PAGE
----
With few obvious hassles, a local pressure group, Bulawayo Agenda, kicked off a string of public meetings late last year.
Twenty-nine gatherings, held as part of its “township series”, provided residents of townships with a rare platform to speak out on issues of concern. Recurring complaints included poverty, the hijacking of food aid by ruling party functionaries and rising transport fares that were forcing commuters to walk long distances daily.
Although most expected the absence of official interference to end, particularly after the grievances repeatedly pointed towards mis-governance, organisers admit they were caught off guard when police turned down their application for an evening meeting last Thursday.
Under the Public Order and Security Act (Posa), the police have to approve a public meeting in advance. Last week officers simply said they no longer allow public meetings after 5pm.
Gorden Moyo, coordinator of Bulawayo Agenda, says by insisting that meetings are held during the day, authorities plan to minimise attendance. After all, people can’t leave work.
“It’s tantamount to incapacitating us,” he adds. “The police’s motive is people should not attend these meetings; they should not voice — or hear — other views.”
Bulawayo Agenda is not the only organisation at the receiving end of the new police directive. Tabitha Khumalo of the constitutional change pressure group, the National Constitutional Assembly (NCA), says the organisation applied for permission to hold a public meeting on February 26. Police turned down this request too, citing the new regulation.
“They just don’t want us to talk,” Khumalo says, adding: “We are telling people the country’s problems stem from the Constitution.”
The NCA — which includes civic organisations, unions and churches — maintains it is self-defeating for Zimbabweans to participate in another election before a new constitution is in place. It maintains the outcome of future elections is pre-determined, thanks to a skewed electoral playing field that allows the ruling party to dominate.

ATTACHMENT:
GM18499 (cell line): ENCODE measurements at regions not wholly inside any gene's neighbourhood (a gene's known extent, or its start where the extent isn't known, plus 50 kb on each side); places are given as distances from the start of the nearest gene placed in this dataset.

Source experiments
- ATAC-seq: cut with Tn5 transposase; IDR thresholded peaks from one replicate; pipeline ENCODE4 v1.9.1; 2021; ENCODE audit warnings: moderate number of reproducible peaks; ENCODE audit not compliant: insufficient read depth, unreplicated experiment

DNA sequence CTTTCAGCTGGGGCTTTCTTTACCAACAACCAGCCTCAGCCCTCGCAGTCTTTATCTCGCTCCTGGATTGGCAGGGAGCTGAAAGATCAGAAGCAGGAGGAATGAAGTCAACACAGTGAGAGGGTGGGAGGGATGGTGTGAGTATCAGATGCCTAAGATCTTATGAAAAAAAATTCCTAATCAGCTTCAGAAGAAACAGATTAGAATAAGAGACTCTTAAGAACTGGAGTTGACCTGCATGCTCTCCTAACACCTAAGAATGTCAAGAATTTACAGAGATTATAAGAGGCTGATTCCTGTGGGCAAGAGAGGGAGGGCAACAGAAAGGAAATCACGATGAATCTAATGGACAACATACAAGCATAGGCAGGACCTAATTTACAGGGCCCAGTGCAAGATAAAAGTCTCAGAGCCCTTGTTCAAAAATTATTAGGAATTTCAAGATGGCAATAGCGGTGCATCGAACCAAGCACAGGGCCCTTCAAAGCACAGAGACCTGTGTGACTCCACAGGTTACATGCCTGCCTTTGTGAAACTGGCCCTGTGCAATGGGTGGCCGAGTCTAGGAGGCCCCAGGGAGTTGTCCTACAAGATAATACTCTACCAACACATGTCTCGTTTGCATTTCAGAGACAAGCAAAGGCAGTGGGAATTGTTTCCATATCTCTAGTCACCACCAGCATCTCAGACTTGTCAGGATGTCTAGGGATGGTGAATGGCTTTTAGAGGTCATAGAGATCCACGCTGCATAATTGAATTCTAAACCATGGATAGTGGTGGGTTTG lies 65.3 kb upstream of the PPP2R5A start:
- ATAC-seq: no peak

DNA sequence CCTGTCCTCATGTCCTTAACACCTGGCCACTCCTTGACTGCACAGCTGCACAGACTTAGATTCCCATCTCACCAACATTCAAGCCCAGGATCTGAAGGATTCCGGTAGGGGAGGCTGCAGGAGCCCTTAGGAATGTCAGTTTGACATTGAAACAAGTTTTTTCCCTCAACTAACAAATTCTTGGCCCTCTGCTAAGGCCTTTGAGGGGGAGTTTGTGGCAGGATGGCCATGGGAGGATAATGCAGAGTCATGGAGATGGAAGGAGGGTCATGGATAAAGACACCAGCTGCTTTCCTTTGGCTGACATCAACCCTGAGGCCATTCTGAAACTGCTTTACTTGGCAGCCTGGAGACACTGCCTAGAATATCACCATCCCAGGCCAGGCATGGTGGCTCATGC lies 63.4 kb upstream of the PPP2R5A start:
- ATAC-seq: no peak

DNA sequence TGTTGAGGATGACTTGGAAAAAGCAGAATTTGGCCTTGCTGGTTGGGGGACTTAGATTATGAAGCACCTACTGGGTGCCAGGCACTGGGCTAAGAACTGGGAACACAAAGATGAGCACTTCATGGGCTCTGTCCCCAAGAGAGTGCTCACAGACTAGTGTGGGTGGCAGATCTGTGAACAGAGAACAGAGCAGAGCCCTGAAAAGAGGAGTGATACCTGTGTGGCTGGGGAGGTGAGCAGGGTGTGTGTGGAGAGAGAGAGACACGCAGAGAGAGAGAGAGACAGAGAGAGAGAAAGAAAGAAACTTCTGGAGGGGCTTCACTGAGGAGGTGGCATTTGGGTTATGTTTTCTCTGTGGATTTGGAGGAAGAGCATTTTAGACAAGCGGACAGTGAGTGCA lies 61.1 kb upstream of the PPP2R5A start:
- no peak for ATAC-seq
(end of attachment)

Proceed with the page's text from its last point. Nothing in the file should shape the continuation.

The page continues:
Moyo adds that, when combined with the closure of the independent newspaper, The Daily News, the meeting ban is part of a wider strategy to stem debate ahead of next year’s parliamentary elections.
“The police are trying to gag us,” he says. The organisation believes participation leads to democracy and is gearing up for more “debate, discussion and dialogue” in Bulawayo and the two Matabeleland towns of Gwanda and Hwange.
In the meantime, Bulawayo Agenda rescheduled its cancelled Thursday meeting for Saturday afternoon. The topic — “Is the government’s anti-corruption crusade a genuine policy or a mere political calculation?” — remains unchanged.
But chairperson Peter Khumalo is not excited. “When you choose the time for a meeting you’re considering the audience. Usually people are ready towards the end of the week because they want to relax, to chat.” On weekends, however, he says most people are away.
When contacted for an explanation, provincial police spokesperson Inspector Smile Dube referred questions to his superior, who was not available.
Inspector Shepherd Phiri, of the police’s national press office, says deciding who can hold a public meeting, and when, is at the discretion of the officer commanding an area.